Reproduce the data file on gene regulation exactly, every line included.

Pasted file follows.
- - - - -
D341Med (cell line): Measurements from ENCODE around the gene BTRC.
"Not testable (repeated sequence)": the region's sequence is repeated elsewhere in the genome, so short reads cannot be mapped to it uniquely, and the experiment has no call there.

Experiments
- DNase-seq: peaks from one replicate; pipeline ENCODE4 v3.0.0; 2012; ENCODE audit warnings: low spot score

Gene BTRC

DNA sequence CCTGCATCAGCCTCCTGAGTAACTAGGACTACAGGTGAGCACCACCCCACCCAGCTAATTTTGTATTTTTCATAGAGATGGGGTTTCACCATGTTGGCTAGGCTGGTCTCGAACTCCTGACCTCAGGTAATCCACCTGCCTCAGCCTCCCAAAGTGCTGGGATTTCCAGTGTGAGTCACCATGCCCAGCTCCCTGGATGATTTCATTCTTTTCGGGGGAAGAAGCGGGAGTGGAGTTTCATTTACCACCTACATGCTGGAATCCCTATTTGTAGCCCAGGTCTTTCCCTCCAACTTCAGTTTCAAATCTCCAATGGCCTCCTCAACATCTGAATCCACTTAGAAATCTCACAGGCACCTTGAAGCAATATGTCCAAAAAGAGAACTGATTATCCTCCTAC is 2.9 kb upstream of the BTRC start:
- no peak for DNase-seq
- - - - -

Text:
D341Med (cell line): Measurements from ENCODE around the gene BTRC.
"Not testable (repeated sequence)": the region's sequence is repeated elsewhere in the genome, so short reads cannot be mapped to it uniquely, and the experiment has no call there.

Experiments
- DNase-seq: peaks from one replicate; pipeline ENCODE4 v3.0.0; 2012; ENCODE audit warnings: low spot score

Gene BTRC

DNA sequence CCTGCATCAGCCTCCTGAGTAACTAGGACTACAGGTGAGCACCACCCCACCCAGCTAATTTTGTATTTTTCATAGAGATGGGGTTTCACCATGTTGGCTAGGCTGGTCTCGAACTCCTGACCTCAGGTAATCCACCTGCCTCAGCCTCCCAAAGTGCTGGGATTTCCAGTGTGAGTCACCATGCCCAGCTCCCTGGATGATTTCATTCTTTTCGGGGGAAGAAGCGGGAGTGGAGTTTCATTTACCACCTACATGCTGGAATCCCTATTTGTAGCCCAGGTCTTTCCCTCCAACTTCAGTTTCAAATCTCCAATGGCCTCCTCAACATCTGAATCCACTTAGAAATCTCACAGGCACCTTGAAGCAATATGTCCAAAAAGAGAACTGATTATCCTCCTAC is 2.9 kb upstream of the BTRC start:
- no peak for DNase-seq